University of Southern California

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Primary Care/ Family Medicine/ Community Medicine

1st Year IM Overview

As a first year medical student, there are multiple ways that you can explore a career in internal medicine:

KECK-USC INTERNAL MEDICINE INTEREST GROUP (IMIG)

You can become involved in the KSOM Internal Medicine Interest Group (IMIG). This organization holds meetings throughout the year on topics pertinent to a career in Internal Medicine, Internal Medicine resident exposure and contact with KSOM Internal Medicine faculty. There are KSOM IMIG leadership opportunities, leadership opportunities at the state level within the American College of Physicians (ACP) committees.

Group email:      imsig.usc@gmail.com

SHADOWING/MENTORSHIP PROGRAMS

There are many shadowing opportunities available through both Keck and the ACP for students interested in Internal Medicine.  At the local level, the Keck chapter of IMIG can set students up with mentors through the USC Department of Internal Medicine.  This group of physicians includes internists that work in both the out-patient clinic setting and as hospitalists. On a national level, the ACP has a large database of physicians that students may use to contact physicians in the region. Note: you must become an ACP member to use services such as the database, but joining is free and includes many benefits.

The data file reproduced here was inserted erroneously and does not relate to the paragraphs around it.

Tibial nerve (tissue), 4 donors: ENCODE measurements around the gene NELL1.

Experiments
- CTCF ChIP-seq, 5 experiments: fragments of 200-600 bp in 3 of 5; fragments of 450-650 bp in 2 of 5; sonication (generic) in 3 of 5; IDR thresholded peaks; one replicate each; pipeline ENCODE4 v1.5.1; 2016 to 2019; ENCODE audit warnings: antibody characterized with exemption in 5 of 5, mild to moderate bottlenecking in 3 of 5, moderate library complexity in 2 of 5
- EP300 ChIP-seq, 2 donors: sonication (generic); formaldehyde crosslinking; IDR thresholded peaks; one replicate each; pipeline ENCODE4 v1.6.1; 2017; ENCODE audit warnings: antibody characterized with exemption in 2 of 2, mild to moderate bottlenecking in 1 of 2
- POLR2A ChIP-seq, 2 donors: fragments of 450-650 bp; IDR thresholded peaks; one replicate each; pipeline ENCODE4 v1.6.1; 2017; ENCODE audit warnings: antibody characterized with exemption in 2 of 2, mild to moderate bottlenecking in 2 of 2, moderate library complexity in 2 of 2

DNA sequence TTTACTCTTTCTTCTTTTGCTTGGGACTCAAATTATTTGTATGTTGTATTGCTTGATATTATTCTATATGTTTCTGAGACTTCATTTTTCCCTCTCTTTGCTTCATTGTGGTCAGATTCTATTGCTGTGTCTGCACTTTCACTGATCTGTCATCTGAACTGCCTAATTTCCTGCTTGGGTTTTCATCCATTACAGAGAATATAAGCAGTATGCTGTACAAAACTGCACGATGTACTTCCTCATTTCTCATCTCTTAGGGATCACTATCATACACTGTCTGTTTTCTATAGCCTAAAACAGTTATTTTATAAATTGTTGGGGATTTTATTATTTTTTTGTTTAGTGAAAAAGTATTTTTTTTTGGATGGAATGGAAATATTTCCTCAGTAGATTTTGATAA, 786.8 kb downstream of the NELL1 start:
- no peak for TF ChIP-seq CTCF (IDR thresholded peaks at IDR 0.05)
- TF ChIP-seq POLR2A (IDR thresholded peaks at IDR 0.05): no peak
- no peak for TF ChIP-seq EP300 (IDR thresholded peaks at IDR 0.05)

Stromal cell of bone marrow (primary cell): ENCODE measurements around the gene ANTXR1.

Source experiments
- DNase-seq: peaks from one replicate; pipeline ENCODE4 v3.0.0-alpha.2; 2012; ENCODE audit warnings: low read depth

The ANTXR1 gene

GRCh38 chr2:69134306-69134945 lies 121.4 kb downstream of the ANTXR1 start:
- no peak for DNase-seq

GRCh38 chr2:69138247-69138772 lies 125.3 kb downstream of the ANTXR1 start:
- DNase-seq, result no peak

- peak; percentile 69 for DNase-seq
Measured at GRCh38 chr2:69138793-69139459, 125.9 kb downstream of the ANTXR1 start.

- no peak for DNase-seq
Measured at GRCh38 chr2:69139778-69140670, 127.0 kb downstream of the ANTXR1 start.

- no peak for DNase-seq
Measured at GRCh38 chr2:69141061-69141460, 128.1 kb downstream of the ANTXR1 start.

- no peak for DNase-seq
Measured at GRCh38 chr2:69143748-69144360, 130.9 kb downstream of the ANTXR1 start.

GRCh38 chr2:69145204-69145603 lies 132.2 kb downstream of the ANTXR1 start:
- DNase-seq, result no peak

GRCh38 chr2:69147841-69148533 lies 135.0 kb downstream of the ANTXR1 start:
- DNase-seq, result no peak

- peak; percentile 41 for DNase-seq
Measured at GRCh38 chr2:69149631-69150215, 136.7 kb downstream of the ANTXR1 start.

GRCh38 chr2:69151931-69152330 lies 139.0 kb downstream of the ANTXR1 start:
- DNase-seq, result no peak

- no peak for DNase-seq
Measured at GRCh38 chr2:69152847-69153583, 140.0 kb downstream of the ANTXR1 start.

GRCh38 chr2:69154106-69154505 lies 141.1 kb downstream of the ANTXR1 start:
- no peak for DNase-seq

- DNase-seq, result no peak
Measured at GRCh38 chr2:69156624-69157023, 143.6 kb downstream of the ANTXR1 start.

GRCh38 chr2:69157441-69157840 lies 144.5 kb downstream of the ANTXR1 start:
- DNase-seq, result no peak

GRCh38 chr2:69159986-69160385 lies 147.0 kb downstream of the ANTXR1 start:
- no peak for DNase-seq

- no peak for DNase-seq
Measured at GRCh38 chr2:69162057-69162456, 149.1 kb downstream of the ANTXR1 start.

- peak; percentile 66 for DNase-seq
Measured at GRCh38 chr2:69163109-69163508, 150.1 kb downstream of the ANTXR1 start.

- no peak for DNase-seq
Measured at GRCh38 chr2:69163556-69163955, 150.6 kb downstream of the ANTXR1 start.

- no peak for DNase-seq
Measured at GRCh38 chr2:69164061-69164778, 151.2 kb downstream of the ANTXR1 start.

If you are interested in shadowing an Internal Medicine Community Preceptor, please contact Lynn Kawabe, Primary Care Community Medicine Program Assistant at lkawabe@usc.edu or call (323) 442-1678.

SERVICE & RESEARCH OPPORTUNITIES

There are also service community opportunities throughout your first year such as the Screen Now and Prevent Program (SNAPP) clinic, Healing Hearts Across Borders Program in Mexico, and Flying Samaritans in Mexico. For example, Flying Samaritans is a medical service club at the University of California, San Diego in association with the non-profit service organization, The Flying Samaritans Inc. The program is dedicated to providing free medical services to the underprivileged people of Mexico through a clinic staffed entirely of volunteer physicians, nurses, medical and pre-medical students. The main clinic is located in Ensenada, Baja California.

Screen Now and Prevent Program
The Screen Now and Prevent Program (SNAPP) is a free health-screening clinic started by medical students at Keck School of Medicine. The clinic provides free screenings and education for diabetes, high cholesterol, and high blood pressure. SNAPP has set out to be a way to improve health outcomes for the poor, uninsured and underinsured in the community. By screening for common illnesses like diabetes, SNAPP hopes to find people who have slipped through the cracks of the healthcare system and help them get the care that they need. They also want to encourage everyone who walks through their doors, even if they are healthy now, to take the proper steps that will keep them healthy in the future.

For more information, please visit:
Screen Now and Prevent Program (SNAPP)

If you are interested in a Community-based research project, please contact Dr. Joel Schechter at schechte@usc.edu.

OTHER PROFESSIONAL OPPORTUNITIES

American College of Physicians/ Internal Medicine – (ACP)

Society of General Internal Medicine – (SGIM)

–Overview written by Nicholas Arger, Class of 2011, IM